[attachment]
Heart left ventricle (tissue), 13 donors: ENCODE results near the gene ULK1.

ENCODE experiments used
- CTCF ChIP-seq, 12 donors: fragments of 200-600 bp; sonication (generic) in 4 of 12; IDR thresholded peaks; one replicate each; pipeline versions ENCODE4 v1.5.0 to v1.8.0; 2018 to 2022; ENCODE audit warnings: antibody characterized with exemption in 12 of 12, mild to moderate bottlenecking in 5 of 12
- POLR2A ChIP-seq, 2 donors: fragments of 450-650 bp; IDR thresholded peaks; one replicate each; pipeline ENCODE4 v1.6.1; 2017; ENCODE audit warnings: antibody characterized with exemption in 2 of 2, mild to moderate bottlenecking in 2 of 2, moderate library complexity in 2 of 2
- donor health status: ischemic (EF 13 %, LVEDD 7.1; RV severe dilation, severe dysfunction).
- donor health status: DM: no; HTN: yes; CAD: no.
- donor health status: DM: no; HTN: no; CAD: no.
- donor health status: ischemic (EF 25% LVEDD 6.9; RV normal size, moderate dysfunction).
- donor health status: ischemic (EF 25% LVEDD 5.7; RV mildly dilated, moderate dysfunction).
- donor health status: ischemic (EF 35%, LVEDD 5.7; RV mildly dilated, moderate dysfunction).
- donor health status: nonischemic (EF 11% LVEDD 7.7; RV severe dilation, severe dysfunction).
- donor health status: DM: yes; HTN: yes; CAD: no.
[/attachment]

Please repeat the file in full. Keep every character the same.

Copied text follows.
Heart left ventricle (tissue), 13 donors: ENCODE results near the gene ULK1.

ENCODE experiments used
- CTCF ChIP-seq, 12 donors: fragments of 200-600 bp; sonication (generic) in 4 of 12; IDR thresholded peaks; one replicate each; pipeline versions ENCODE4 v1.5.0 to v1.8.0; 2018 to 2022; ENCODE audit warnings: antibody characterized with exemption in 12 of 12, mild to moderate bottlenecking in 5 of 12
- POLR2A ChIP-seq, 2 donors: fragments of 450-650 bp; IDR thresholded peaks; one replicate each; pipeline ENCODE4 v1.6.1; 2017; ENCODE audit warnings: antibody characterized with exemption in 2 of 2, mild to moderate bottlenecking in 2 of 2, moderate library complexity in 2 of 2
- donor health status: ischemic (EF 13 %, LVEDD 7.1; RV severe dilation, severe dysfunction).
- donor health status: DM: no; HTN: yes; CAD: no.
- donor health status: DM: no; HTN: no; CAD: no.
- donor health status: ischemic (EF 25% LVEDD 6.9; RV normal size, moderate dysfunction).
- donor health status: ischemic (EF 25% LVEDD 5.7; RV mildly dilated, moderate dysfunction).
- donor health status: ischemic (EF 35%, LVEDD 5.7; RV mildly dilated, moderate dysfunction).
- donor health status: nonischemic (EF 11% LVEDD 7.7; RV severe dilation, severe dysfunction).
- donor health status: DM: yes; HTN: yes; CAD: no.